Orange Alert

Syracuse University, College of Arts and Sciences. Return to home page. Syracuse University, College of Arts and Sciences. Return to home page.

Celebrating 150 Years of Activism and Excellence

The College of Arts and Sciences honors these fearless alumni and faculty of color whose courage and resolve inspires today’s students, alumni, faculty and staff to proudly carry on their legacy.

James Hope Birnie conducting research in the lab.

James Hope Birnie ’48 Ph.D.

A specialist in endocrinology and embryology, Dr. James Hope Birnie was Syracuse University’s first African American faculty member in biology. Birnie was one of Syracuse’s first biology faculty members to be supported by the National Institutes of Health. He advocated for equity in the sciences, traveling the country to encourage Black students to pursue careers in science and teaching.

Portrait of Sharon Brangman

Sharon Brangman ’77

Biology alumna Dr. Sharon Bragman is a national leader in geriatric medicine. Syracuse University has recognized her with the Chancellor’s Citation for Achievement in Medicine and the 2018 George Arents Award (the University’s highest alumni honor). Brangman is a Distinguished Service Professor and chair of the Department of Geriatrics at SUNY Upstate University Hospital, director of the Upstate Center of Excellence for Alzheimer’s Disease and Director of the Nappi Longevity Institute.

Portrait of William Lewis Buckley.

William Lewis Bulkley 1893 Ph.D.

William Lewis Bulkley was the first African American to earn a doctoral degree in classics and classical civilization from Syracuse University, and only the third African American to earn a doctorate in the U.S. He helped found two national civil rights organizations. Bulkley, a New York City educator, was an early founder of the National Urban League. One of his speeches inspired its slogan, “Not alms but opportunity.” He also co-founded the NAACP and served on its first executive committee.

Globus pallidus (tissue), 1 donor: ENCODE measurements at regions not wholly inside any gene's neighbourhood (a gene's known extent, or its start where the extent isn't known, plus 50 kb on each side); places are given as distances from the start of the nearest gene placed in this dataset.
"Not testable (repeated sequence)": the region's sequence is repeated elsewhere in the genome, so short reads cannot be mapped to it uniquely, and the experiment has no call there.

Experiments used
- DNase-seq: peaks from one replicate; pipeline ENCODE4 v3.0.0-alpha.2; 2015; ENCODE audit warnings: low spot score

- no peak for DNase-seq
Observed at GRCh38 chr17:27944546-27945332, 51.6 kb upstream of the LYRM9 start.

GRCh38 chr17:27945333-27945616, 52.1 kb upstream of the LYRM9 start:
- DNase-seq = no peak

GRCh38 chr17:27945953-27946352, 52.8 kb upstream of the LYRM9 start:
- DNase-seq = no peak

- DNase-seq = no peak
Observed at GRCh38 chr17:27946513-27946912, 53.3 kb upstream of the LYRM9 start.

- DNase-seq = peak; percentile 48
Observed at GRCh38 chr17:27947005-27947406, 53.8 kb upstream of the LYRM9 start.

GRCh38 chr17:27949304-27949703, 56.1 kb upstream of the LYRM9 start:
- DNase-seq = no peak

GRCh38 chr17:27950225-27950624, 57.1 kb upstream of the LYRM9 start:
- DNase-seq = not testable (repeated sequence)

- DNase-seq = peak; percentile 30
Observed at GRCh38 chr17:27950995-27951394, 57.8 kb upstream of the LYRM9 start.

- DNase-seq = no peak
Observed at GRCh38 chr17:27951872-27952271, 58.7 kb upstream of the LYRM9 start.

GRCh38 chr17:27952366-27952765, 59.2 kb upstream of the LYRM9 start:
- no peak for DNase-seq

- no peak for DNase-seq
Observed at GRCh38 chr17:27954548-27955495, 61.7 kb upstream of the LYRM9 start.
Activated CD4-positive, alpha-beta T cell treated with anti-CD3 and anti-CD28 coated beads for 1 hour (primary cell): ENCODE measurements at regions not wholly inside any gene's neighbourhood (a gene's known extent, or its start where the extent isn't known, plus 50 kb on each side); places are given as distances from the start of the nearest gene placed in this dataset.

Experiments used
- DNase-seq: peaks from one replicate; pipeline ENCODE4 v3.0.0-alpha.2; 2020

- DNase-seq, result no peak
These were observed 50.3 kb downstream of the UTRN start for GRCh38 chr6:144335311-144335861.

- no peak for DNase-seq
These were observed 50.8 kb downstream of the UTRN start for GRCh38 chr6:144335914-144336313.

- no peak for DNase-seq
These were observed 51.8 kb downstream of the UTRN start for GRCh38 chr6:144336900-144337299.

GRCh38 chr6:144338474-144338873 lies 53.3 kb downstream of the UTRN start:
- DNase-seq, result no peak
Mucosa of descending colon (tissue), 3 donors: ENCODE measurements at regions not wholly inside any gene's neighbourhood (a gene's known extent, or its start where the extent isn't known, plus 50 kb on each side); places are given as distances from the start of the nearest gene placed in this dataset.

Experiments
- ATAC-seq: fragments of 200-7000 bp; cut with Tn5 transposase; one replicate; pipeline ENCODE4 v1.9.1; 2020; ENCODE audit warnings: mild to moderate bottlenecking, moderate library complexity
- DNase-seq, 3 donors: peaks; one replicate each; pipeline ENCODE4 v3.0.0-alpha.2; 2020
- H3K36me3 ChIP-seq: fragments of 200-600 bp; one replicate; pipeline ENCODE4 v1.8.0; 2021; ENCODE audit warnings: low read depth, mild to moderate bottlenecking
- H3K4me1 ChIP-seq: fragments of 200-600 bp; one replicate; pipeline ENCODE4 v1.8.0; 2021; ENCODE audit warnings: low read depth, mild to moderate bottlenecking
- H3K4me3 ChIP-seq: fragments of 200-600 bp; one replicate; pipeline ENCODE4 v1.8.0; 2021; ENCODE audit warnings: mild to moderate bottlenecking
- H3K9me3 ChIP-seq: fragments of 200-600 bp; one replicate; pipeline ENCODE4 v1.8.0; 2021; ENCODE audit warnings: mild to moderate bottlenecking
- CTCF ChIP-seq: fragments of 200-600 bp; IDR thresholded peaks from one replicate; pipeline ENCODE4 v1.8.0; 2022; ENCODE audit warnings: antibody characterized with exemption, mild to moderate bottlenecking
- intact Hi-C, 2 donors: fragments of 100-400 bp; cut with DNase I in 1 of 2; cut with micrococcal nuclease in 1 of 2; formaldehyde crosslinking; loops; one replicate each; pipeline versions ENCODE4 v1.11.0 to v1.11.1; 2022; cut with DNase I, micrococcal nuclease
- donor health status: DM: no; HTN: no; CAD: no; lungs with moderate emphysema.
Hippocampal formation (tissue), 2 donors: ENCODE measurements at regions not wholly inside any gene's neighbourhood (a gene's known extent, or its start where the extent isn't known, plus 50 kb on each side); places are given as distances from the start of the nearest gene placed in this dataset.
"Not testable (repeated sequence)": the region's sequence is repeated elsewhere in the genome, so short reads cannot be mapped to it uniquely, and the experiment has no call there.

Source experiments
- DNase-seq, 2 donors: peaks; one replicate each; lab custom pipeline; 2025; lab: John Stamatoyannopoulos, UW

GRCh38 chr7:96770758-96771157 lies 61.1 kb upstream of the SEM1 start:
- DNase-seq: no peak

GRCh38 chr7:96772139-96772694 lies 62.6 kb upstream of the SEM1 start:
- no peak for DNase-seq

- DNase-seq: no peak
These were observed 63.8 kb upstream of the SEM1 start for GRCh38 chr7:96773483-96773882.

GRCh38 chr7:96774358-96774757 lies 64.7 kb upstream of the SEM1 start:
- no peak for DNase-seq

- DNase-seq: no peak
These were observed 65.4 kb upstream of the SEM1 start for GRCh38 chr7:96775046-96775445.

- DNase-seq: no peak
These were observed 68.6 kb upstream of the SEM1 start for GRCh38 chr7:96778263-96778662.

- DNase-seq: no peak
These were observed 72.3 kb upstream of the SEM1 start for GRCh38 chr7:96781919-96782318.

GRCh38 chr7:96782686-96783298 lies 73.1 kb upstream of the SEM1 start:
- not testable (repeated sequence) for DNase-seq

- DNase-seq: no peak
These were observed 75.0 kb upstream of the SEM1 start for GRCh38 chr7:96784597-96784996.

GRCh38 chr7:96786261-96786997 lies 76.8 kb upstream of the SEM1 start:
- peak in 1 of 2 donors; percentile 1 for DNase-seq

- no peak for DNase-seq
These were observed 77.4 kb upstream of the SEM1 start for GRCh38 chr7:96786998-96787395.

Portrait of Madelyn Garcia.

Madelyn Garcia ’08

Madelyn Garcia, a psychology major, took action when she saw a need among her fellow students, so she co-founded the Latino Medical Student Association (LMSA) at Syracuse University. Thanks to her vision, Latino students have access to scholarships and networking opportunities with medical professionals across the country. Garcia is now LMSA’s deputy chief development officer and a medical student at SUNY Upstate Medical University.

John Johnson reading a paper.

John L. Johnson

John L. Johnson came to Syracuse University in 1966 as an assistant professor of special education and later became founding director of the African American Studies (AAS) program. AAS became a department in 1979. Johnson spoke out in his department and the community about civil rights, social inequalities and institutional racism. Later, he would become an associate superintendent of schools in Washington, D.C., and remained vigilant in fighting injustice.

Portrait of Rubye Torrey

Rubye Torrey ’69 Ph.D.

In her late thirties when she enrolled as a Ph.D. student in analytical chemistry, Rubye Torrey shattered the era’s expectations by balancing marriage, motherhood and doctoral studies. Her research advanced the field of radiation-electro-analytical chemistry. Her legacy continues with an annual symposium at Tennessee State University. In 2019, Dean Karin Ruhlandt presided over a ceremony honoring Torrey’s many academic and professional achievements.

Portrait of George Wiley.

George Wiley

Chemistry professor George Wiley founded the Syracuse chapter of the Congress of Racial Equality (CORE) in 1960. As CORE’s first chairman, Wiley worked to end discrimination in Syracuse businesses and fought for integration in housing and schools. He later brought his commitment to racial equality and economic justice to the national level, founding the National Welfare Rights Organization.